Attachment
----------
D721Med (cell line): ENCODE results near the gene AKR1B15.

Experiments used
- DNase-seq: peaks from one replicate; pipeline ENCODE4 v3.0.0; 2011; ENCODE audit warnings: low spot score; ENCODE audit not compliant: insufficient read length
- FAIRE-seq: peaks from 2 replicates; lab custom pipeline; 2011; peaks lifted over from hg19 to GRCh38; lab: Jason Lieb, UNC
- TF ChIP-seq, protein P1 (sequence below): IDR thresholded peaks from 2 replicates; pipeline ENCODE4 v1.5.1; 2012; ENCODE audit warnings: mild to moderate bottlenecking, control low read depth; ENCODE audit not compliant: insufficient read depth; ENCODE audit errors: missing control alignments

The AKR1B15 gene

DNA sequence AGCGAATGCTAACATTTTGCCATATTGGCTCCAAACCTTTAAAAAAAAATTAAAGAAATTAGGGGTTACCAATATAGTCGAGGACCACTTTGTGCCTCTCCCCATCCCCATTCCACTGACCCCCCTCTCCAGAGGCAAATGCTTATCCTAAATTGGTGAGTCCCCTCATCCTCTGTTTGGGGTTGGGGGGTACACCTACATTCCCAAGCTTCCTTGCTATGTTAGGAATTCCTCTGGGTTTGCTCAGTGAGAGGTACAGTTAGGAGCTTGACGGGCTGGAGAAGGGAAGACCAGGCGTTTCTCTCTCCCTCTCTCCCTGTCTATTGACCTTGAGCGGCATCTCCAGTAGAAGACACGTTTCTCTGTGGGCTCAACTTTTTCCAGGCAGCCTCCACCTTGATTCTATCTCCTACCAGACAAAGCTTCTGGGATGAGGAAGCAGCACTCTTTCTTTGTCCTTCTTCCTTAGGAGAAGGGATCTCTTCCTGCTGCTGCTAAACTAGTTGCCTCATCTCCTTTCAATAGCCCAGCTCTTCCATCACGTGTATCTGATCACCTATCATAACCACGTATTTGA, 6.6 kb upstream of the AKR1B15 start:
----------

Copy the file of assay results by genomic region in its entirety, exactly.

D721Med (cell line): ENCODE results near the gene AKR1B15.

Experiments used
- DNase-seq: peaks from one replicate; pipeline ENCODE4 v3.0.0; 2011; ENCODE audit warnings: low spot score; ENCODE audit not compliant: insufficient read length
- FAIRE-seq: peaks from 2 replicates; lab custom pipeline; 2011; peaks lifted over from hg19 to GRCh38; lab: Jason Lieb, UNC
- TF ChIP-seq, protein P1 (sequence below): IDR thresholded peaks from 2 replicates; pipeline ENCODE4 v1.5.1; 2012; ENCODE audit warnings: mild to moderate bottlenecking, control low read depth; ENCODE audit not compliant: insufficient read depth; ENCODE audit errors: missing control alignments

The AKR1B15 gene

DNA sequence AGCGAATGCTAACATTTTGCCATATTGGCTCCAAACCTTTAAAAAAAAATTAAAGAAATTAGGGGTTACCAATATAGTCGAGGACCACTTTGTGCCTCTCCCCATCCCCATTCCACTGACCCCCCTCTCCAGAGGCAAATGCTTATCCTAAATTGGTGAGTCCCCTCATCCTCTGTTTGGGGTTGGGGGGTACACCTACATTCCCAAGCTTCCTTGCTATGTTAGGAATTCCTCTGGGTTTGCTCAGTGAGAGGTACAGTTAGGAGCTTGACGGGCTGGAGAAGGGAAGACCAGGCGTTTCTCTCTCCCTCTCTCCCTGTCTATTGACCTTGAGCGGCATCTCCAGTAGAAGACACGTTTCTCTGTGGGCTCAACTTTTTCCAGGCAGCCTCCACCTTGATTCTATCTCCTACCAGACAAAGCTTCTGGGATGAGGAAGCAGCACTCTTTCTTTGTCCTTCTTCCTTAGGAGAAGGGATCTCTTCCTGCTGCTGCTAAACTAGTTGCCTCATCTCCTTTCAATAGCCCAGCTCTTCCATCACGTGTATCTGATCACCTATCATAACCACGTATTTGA, 6.6 kb upstream of the AKR1B15 start: